Posted in History & Literature


In the 1790’s, an Oxford University student by the name of William Buckland pulled an unusual prank. One night, he took buckets of bat guano and spread it on the Oxford College lawn, spelling out “GUANO” with the material. For those who have never heard of guano, it is the excrement of a bird or bat. You could imagine the shock of Oxford authorities the next day at the sight of poop on their prestigious lawn.

The guano was cleaned up immediately. But after a while, a mysterious phenomenon occurred. Everyone could see “GUANO” clearly spelled out on the lawn in tall, luscious grass, rising above the surrounding grass. Even after it was freshly mowed, the letters kept growing back, thicker and faster than the other grass.

The reasoning behind this is that guano is an excellent fertiliser. Animal excrements have long been used in farming as a fertiliser, as they contain vital nutrients such as nitrogen, phosphate and potassium that plants need to grow. Bat and bird poop in particular contain large concentrations of these nutrients.

Guano had been used as a fertiliser for over a millenium in the Americas, such as by the Incans. It was known to the West by the 1700’s, but the thought of applying poop to prestigious English gardens did not sit right, therefore it was not widely used for a long time.

But by the 1800’s, many European scientists noted the potent ability of guano in transforming sterile fields into plentiful farmlands in Peru. Demand for guano rose rapidly as people caught on to how guano could drastically improve crop output and food production.

Ramon Castilla, the president of Peru, capitalised on this by exporting large quantities of guano to Europe. Peru had some of the largest deposits of high-quality guano thanks to its native seabird population, with entire mountains and islands of guano being available for mining. The massive spike in guano trade resulted in Peru’s greatest age of prosperity – known as the Guano Era. Peru used this newfound economic boom to abolish slavery, eliminate head taxes on indigeneous populations and started a public education system.

This sounds like a success story, where a developing nation enjoys dramatic growth with improved quality of life for its citizens thanks to good timing and natural resources. However, the guano story has a far darker side.

To have better access to guano deposits, wars were fought and genocide committed. Chile invaded Bolivia to seize control of Guano Islands, while the USA and Britain started colonising and annexing Pacific islands to access guano reserves. Aggressive mining of guano disrupted natural habitats of seabirds and bats, resulting in destruction of entire ecosystems dependent on guano for nutrients. In the late 1800’s, approximately 53 million seabirds lived on the Guano Islands, whereas only 4.2 million lived there by 2011. Many people were forced into slavery or exploited to decrease costs of mining guano, with miners often working in horrific conditions.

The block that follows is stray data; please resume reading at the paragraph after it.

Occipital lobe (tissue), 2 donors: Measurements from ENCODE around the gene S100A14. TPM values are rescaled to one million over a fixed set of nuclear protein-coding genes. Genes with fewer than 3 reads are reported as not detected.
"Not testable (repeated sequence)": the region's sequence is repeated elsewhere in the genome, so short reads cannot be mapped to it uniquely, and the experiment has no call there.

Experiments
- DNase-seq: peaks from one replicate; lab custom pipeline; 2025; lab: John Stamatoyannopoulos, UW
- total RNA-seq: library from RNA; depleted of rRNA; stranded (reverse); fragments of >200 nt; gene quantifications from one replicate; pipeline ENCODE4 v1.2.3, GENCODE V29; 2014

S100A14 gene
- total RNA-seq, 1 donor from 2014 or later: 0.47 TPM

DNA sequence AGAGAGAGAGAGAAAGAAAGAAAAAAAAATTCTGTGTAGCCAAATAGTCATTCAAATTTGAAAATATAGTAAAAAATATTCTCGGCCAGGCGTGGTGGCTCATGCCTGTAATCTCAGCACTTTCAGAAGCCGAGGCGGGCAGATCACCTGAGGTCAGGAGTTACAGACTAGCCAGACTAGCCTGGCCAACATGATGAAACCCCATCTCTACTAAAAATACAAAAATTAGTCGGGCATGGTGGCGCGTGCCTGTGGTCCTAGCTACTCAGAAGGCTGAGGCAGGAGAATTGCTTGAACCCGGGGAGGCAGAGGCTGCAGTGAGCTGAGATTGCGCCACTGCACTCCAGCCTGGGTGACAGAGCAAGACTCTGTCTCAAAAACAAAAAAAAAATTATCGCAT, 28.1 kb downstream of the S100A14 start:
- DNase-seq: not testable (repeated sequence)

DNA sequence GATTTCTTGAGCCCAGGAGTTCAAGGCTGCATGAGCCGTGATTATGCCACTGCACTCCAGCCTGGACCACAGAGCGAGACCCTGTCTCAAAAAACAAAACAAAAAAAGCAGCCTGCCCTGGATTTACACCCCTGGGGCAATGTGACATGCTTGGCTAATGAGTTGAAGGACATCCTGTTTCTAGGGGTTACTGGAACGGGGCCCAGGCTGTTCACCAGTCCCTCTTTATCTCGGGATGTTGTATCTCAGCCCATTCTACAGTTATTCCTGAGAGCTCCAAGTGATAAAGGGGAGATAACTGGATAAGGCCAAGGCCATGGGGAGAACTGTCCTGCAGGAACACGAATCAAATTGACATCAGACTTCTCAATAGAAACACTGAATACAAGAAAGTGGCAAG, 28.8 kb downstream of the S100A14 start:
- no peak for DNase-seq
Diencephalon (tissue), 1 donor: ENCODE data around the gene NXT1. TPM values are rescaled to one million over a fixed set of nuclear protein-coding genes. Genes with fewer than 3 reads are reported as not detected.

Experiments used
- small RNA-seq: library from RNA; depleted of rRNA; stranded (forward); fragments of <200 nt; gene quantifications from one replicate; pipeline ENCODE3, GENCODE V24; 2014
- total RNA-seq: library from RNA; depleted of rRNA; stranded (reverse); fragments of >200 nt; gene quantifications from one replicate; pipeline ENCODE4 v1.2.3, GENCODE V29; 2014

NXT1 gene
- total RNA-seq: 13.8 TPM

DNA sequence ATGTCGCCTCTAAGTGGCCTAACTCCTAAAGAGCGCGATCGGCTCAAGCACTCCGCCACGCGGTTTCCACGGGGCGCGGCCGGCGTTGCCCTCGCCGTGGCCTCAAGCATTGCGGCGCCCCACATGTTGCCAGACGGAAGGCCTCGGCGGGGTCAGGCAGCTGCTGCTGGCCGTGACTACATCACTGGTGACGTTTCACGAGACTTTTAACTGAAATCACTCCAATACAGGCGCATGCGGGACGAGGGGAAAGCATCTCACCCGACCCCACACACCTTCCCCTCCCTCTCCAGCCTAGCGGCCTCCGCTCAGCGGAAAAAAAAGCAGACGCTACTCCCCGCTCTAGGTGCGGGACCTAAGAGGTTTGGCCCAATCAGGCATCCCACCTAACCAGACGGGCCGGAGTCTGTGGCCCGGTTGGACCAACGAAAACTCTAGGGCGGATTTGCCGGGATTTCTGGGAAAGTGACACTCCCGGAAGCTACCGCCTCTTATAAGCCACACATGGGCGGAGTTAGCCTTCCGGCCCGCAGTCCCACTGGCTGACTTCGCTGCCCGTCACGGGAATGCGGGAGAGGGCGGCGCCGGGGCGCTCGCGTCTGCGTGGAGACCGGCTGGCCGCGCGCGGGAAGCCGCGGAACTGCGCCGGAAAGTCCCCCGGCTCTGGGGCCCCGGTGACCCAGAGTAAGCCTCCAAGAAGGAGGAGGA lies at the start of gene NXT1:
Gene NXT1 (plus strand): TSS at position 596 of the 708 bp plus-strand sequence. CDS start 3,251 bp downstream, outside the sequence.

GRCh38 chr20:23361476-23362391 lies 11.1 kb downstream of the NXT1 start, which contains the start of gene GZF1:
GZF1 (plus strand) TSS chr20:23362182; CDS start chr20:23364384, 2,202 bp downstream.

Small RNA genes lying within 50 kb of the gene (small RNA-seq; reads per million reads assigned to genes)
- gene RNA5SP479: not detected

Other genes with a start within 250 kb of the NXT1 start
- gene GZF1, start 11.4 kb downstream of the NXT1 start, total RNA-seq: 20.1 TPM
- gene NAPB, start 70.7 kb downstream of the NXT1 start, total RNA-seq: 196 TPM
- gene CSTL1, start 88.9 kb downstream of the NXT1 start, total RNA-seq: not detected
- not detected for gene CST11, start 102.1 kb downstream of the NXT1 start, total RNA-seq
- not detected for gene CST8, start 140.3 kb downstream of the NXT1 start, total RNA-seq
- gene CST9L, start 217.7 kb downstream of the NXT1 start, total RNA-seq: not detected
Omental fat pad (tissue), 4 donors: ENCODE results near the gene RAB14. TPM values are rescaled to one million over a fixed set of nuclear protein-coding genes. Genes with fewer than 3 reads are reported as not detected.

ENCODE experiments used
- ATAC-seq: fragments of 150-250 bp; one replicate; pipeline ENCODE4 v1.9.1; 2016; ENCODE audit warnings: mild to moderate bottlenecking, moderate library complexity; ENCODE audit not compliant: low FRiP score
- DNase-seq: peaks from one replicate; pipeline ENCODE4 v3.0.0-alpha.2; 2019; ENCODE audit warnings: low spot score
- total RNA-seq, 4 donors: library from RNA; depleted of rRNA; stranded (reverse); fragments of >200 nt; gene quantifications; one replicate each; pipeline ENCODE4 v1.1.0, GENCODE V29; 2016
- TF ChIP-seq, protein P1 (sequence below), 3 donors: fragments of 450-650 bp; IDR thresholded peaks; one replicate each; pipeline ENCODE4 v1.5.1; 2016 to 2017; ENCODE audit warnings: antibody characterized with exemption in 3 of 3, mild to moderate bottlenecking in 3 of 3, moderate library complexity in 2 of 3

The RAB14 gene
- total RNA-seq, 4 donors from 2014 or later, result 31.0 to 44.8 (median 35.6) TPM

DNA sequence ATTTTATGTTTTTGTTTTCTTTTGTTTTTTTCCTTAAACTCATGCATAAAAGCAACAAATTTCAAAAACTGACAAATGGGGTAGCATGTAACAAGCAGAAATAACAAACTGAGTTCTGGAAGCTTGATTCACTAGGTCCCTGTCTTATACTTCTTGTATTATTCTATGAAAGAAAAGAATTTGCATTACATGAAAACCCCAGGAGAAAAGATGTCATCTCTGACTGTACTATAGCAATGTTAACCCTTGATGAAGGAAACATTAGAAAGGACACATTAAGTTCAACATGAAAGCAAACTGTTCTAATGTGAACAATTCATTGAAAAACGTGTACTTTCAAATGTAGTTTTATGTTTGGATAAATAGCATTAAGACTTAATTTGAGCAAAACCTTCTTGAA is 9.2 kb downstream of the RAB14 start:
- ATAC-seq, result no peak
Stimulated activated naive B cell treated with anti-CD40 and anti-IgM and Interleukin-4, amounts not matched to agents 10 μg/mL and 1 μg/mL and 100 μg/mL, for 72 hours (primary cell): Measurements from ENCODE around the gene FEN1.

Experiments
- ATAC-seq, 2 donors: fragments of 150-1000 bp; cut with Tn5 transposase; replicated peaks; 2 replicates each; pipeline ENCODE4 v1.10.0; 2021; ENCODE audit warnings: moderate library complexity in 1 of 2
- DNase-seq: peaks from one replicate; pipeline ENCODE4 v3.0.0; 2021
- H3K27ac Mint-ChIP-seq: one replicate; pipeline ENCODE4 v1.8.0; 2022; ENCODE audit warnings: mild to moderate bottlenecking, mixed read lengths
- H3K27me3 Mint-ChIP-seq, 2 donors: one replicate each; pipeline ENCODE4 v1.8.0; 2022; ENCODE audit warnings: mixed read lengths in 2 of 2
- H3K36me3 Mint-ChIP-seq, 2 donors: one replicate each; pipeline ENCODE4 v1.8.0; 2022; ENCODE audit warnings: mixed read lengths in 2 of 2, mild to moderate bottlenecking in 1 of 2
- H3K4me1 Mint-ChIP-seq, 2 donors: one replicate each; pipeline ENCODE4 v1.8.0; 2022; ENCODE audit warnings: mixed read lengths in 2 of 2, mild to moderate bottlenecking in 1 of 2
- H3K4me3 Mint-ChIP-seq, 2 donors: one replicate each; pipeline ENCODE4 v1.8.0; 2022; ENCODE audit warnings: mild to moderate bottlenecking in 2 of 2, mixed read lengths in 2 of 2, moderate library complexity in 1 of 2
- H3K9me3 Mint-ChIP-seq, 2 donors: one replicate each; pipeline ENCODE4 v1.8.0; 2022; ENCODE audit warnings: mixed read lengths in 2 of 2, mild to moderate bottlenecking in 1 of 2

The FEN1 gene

Guano dominated global economics and politics of the 19th century, but its reign ended in 1913 when German chemists Fritz Haber and Carl Bosch successfully started mass-producing ammonia using a novel chemical process (Haber-Bosch process), fixing nitrogen from the air to cheaply produce nitrogen-based fertiliser. This ended the need for guano as a source of nitrogen, while dramatically improving agriculture and food supplies around the world.

Isn’t it fascinating to see how much impact bird poop has had on world history?

Posted in Psychology & Medicine

Viscera: Large Intestine

(Learn more about the organs of the human bodies in other posts in the Viscera series here:

The final destination of food travelling through the digestive tract is the large intestine, or colon. It is the site where digested food is transformed into faeces, ready for excretion. The large intestine is much shorter than the small intestine – roughly 1.5m in length. Unlike the small intestine which is relatively free and mobile, the colon is fixed to the abdominal wall. It starts in the lower-right corner of the abdomen in a pouch called the caecum (connected to the small bowel). This is where the appendix is located. The colon then ascends the right-side of the abdomen (ascending colon) all the way to the diaphragm, does a 90-degree turn to the left (transverse colon) until it hits the spleen, then goes downwards to the lower-left corner (descending colon). Here, the colon bends into an S-shape towards the centre (sigmoid colon) until it ends as the rectum, which opens out to the anus. The colon essentially frames the contents of the abdomen.

The colon’s main function is the absorption of water and salts from the food that has been processed by the small bowel. As it sucks out the water in this liquid, it becomes more and more solidified. The brown colour of normal stool comes from bile and bilirubin (from the breakdown of red blood cells) secreted by the liver into the duodenum. For this reason, biliary obstruction (e.g. due to gallstones) causes pale stool and dark urine (overflow). Stool also contains undigested material like fibre, giving it bulk. Because it is at the end of the digestive tract, stool can be used to diagnose many diseases, such as an infection in the gut (bacterial, viral or parasitic).

The colon is a common site for cancer to occur in. Because there is room to grow, colon cancers are often found late when they have already spread and is incurable. The key symptoms of colon cancer are bloody stool (although this can be due to many reasons such as haemorrhoids), worsening constipation, anaemia (from blood loss causing iron deficiency), change in bowel habit and general symptoms of cancer (e.g. weight loss, fatigue).

(Appearance of colon cancer on colonoscopy)